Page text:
2015-06-14

@classmethod and @staticmethod in Python

In C++ or Java, the static identifier used in a Class method is to declare the function to be bound to that Class. This are also known as class methods and you could use them in class level without initiating an instance first. In Python, however, the ideas of static method and class method are different. Take the following Python code as example:

class MethodDemo(object):
    class_number = 100

    def __init__(self):
        self.number = 0

    def Show(*arg):
        print "instance method", arg

    @classmethod
    def ClassShow(*arg):
        print "class method", arg

    @staticmethod
    def StaticShow(*arg):
        print "static method", arg

def main():
    d = MethodDemo()
    d.Show()
    d.ClassShow()  # same as MethodDemo.ClassShow()
    d.StaticShow() # same as MethodDemo.StaticShow()

if __name__ == '__main__':
    main()

And the result on my computer is:

instance method (<__main__.MethodDemo instance at 0x10cef93f8>,)
class method (<class __main__.MethodDemo at 0x10ceb3ae0>,)
static method ()

The first argument in instance method Show() is the instance object of that class (bound to instance). Usually this kind of method is defined as "def Show(self):", and self is instance argument. By passing instance itself to a instance method, other instance methods or instance variables, such as self.number, are accessible.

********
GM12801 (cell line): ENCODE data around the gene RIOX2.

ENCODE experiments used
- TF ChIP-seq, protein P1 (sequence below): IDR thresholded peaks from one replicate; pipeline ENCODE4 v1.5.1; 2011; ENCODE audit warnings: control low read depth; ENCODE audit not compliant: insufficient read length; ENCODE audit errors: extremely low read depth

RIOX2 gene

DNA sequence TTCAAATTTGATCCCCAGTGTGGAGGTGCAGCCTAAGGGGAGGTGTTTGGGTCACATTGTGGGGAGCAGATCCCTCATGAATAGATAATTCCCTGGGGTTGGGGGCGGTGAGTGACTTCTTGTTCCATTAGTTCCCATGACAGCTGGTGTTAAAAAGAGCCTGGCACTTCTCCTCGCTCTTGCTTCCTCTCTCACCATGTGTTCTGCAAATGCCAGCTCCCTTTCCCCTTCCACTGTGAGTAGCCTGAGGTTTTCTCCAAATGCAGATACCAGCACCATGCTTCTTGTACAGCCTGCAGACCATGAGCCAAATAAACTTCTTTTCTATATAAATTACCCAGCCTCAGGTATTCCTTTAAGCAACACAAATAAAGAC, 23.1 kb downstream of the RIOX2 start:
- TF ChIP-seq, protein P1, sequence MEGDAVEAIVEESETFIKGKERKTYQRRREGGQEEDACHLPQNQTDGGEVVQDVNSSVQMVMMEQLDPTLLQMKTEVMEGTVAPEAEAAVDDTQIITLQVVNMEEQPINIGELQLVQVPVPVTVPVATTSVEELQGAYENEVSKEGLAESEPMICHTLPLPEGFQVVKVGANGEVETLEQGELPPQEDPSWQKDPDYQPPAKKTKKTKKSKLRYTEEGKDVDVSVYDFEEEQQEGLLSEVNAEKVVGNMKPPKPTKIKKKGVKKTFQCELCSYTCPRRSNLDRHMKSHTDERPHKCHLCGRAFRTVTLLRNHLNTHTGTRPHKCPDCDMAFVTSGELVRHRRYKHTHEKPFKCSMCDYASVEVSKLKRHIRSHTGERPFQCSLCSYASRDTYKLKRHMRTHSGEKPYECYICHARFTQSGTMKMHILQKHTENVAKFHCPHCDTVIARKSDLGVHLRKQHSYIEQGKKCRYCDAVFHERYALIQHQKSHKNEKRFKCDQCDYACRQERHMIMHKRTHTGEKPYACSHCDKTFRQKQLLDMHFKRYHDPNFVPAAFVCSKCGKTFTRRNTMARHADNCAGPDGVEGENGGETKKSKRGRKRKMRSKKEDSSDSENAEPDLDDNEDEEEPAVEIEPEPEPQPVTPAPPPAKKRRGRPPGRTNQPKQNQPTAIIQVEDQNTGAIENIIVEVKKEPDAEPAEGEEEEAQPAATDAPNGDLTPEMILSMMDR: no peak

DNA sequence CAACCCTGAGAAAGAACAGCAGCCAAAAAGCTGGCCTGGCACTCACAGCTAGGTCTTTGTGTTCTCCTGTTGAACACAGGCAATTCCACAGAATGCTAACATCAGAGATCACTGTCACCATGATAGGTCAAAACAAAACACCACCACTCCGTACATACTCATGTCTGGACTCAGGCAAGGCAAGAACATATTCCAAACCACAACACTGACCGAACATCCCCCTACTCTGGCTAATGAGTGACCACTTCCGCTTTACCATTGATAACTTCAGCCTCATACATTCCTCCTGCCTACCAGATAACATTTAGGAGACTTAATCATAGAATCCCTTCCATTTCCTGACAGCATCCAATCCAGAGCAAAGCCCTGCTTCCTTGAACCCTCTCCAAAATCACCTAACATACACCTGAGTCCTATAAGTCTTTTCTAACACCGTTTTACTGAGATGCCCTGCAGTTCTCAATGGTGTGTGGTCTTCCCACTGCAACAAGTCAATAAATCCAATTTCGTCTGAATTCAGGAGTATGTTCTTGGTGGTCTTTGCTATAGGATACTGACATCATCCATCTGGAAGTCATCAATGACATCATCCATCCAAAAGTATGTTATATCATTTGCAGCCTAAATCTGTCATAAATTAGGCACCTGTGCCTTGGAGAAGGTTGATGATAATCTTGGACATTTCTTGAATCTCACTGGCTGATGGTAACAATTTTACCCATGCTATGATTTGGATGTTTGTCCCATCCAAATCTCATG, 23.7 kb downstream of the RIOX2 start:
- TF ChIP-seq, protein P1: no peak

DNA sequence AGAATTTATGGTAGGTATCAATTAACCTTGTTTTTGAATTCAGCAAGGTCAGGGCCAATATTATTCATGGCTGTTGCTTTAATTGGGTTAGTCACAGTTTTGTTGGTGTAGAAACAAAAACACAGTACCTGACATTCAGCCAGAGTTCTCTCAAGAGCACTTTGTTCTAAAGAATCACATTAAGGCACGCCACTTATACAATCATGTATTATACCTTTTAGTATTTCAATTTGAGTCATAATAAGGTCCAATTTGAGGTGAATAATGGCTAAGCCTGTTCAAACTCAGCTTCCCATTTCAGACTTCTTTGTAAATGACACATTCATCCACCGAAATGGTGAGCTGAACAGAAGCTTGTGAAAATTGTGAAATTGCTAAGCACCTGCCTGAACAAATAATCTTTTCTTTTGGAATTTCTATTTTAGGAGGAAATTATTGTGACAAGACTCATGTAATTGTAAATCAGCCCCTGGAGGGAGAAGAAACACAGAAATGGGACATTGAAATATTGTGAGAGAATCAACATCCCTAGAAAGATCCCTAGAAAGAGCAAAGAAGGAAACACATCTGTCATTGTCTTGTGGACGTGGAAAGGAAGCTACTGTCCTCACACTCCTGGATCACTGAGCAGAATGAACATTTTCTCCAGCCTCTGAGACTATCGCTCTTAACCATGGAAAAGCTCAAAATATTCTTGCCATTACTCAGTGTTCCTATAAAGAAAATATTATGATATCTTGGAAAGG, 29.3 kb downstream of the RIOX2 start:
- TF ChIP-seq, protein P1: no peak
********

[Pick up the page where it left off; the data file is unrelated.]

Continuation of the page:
If decorator @classmethod is used to define a method then that method is a class method. From above code snippet, the first argument to be passed into a class method is the class object (bound to class). As a result, from a class method, you could access other class methods or class variables, such as class_number.

If decorator @staticmethod is used to define a method then that method is a static method. There is no arguments to be passed into a static method by default (bound to nothing). It is like a normal function outside a class in global scope. The usage of static methods are like global functions and the class name will be namespace to solve the conflict of same function names in global scope.
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